Friday, February 24, 2012
Peter Wells has presented a wonderful book to us with Hungry Heart, his thorough biography of 19th century Cornish missionary, William Colenso. The name Colenso is linked to many important parts of our nation’s history. He arrived here as a young missionary and printer with a charismatic passion to spread the Good Word. Peter Wells has made his name as a novelist, but his skills as a researcher and collector shine through in this book. He charts the life of William in New Zealand from his marriage to Elizabeth, his presence and outspokenness at the signing of the Treaty at Waitangi and then his life and trials in the Hawke’s Bay where he spent the majority of his life.
The realities of colonial life, coping with every day trials and the political realities of being in the vanguard of settlers arriving on this land are well documented and beautifully described. Colenso’s downfall when the truth of his relationship with his domestic servant, Ripeka, became public, causing the end of his marriage and indeed his family has dominated much of historical recall of his life.
There is a small chapter on rumours that Colenso may have had sexual relations with Maori Men. This surprised Wells and despite hearsay about what some lost diaries may have said, he found no evidence to enable anyone to know what nugget of truth there may or may not have been to this aspect of the missionary’s nature.
Colenso always spoke out. Biting his tongue or showing tact was not his nature. He also reflected and thought things through. In his later life this made him a pioneer. Wells tells us: “ Yet From today’s viewpoint it was just this insistence on a personal truth that seems so authentic. Time – and the Waitangi Tribunal – has borne out so much of what he said. He was speaking in December 1871 to an audience who were sure they were never going to be caught out. “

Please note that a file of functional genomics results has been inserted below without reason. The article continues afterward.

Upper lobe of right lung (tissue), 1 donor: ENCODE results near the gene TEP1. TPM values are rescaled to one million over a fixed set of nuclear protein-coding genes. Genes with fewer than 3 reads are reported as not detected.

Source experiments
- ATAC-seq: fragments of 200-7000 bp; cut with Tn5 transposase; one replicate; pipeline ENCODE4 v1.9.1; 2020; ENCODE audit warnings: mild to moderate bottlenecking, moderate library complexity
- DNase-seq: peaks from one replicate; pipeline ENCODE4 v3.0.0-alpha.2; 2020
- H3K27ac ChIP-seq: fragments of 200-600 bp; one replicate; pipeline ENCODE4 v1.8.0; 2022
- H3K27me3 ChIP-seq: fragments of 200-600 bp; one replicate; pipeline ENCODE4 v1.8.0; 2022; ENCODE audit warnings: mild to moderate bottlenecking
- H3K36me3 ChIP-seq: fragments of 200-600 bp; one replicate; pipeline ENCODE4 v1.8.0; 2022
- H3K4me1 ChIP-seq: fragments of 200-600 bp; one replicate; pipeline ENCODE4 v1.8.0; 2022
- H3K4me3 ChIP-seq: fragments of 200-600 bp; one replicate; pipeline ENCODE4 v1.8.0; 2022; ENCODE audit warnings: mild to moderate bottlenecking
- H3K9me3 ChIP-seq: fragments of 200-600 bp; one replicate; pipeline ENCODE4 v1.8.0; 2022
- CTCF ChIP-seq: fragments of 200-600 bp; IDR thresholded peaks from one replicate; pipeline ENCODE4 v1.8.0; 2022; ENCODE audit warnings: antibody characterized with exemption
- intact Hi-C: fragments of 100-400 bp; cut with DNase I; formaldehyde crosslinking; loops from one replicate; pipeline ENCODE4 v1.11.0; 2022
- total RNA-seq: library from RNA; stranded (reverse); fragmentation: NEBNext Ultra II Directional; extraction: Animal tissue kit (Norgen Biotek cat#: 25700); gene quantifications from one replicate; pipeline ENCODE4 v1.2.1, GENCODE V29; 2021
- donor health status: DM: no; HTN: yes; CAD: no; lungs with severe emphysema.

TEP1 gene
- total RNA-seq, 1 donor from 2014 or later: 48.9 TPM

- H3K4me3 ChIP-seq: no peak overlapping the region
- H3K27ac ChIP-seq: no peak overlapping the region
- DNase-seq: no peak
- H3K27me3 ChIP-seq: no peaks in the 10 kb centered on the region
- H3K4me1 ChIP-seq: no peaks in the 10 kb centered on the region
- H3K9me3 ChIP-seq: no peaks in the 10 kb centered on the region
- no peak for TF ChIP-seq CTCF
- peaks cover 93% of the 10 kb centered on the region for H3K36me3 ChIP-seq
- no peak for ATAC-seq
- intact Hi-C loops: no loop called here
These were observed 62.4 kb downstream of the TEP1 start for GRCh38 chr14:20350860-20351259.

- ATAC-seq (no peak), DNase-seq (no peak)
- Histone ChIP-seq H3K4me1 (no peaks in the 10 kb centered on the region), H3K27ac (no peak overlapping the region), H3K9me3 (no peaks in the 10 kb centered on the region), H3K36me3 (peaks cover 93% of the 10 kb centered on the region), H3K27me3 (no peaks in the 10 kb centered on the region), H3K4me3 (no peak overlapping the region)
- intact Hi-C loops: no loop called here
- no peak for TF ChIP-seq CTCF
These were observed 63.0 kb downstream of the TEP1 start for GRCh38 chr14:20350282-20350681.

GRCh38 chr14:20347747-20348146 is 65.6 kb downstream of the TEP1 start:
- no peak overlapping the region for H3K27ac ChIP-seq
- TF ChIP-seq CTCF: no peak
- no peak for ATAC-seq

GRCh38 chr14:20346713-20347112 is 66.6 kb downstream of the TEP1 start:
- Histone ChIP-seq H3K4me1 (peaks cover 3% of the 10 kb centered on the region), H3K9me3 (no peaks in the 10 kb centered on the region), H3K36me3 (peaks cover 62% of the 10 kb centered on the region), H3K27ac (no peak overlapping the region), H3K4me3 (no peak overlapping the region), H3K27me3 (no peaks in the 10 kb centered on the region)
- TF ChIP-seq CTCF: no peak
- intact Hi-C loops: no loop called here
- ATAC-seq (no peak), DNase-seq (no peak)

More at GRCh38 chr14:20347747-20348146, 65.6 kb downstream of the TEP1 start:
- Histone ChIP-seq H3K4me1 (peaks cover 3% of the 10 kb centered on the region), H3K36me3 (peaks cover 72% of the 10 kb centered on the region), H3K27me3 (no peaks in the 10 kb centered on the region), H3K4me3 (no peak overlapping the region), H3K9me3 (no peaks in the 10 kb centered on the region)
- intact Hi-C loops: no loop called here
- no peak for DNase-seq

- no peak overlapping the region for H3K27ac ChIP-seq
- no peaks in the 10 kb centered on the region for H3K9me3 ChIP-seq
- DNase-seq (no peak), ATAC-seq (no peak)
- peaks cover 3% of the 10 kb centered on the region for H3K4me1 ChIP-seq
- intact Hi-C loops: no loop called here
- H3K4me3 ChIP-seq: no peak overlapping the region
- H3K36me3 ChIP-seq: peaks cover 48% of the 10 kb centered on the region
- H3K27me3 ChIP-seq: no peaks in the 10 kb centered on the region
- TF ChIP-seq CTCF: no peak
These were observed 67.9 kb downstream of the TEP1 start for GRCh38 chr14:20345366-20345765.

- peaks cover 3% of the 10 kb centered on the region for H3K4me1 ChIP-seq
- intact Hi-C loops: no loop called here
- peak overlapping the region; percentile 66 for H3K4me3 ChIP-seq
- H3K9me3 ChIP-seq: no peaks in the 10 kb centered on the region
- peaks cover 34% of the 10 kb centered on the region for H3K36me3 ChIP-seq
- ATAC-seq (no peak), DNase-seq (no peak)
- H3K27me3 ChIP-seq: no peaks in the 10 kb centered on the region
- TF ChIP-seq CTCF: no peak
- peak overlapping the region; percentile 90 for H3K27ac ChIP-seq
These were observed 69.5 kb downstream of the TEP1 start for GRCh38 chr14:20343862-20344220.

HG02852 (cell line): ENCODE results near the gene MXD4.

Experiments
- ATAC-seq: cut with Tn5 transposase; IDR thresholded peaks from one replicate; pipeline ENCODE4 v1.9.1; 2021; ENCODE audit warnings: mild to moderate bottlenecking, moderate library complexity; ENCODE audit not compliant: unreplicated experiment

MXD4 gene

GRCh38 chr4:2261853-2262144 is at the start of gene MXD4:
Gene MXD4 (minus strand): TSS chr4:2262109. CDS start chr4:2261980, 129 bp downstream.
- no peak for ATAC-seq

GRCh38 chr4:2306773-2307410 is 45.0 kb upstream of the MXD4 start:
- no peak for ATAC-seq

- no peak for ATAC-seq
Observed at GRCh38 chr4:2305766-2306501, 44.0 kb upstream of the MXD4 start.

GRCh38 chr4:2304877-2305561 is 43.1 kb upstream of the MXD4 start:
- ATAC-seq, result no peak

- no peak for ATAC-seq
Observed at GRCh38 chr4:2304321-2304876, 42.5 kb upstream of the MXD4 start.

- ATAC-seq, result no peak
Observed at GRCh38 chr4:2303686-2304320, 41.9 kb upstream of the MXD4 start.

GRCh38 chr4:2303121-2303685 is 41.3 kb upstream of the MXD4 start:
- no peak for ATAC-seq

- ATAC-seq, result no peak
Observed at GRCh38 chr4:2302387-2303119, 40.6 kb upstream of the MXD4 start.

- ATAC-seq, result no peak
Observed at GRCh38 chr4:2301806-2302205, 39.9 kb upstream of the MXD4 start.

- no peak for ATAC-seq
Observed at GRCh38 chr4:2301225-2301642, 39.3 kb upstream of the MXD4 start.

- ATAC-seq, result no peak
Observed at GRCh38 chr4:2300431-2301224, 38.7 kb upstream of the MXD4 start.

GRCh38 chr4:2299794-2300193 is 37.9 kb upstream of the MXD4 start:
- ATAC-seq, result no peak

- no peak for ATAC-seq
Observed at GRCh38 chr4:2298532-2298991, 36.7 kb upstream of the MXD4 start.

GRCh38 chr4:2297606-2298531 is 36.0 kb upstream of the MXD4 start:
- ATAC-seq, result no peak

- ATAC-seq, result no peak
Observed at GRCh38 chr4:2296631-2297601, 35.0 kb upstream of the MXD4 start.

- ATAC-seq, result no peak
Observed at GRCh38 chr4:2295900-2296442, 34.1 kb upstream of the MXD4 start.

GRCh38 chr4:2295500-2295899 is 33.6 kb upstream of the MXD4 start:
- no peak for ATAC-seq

I wish I had personally known this more human and well-rounded Colenso, rather than the zealous Anglican Missionary from earlier chapters. If more people had listened to what he had to say, our nation’s path to reconciliation might now have been completed.
Published in Express Newspaper 22 February 2012
Wednesday, February 1, 2012
A recent change in business circumstances gave my man the perfect opportunity. My excuse of “I can’t be away too long and I really need to keep an eye on things was gone”, so he swooped. How about a holiday to Vietnam?
Asia has never been on my must travel to list. I love Europe and quite like America. I am over 6 foot and very fair so no blending in as a local was going to be possible. The handful of foreign languages I speak include nothing from Asia.
But why not? Something outside the norm could be just what I needed to regroup. We researched and came up with a House of Travel organised group tour. Sounded very safe and organised. I can do something better said Ramona from House of Travel. How about a customised tour with Active Asia? It didn’t cost much more and could be rejigged by us as we went if we needed time out, or wanted more time shopping or exploring a particular area. It also provided a guide meeting us at each airport and checking us into our hotel and then meeting us for the organised bits of the holiday.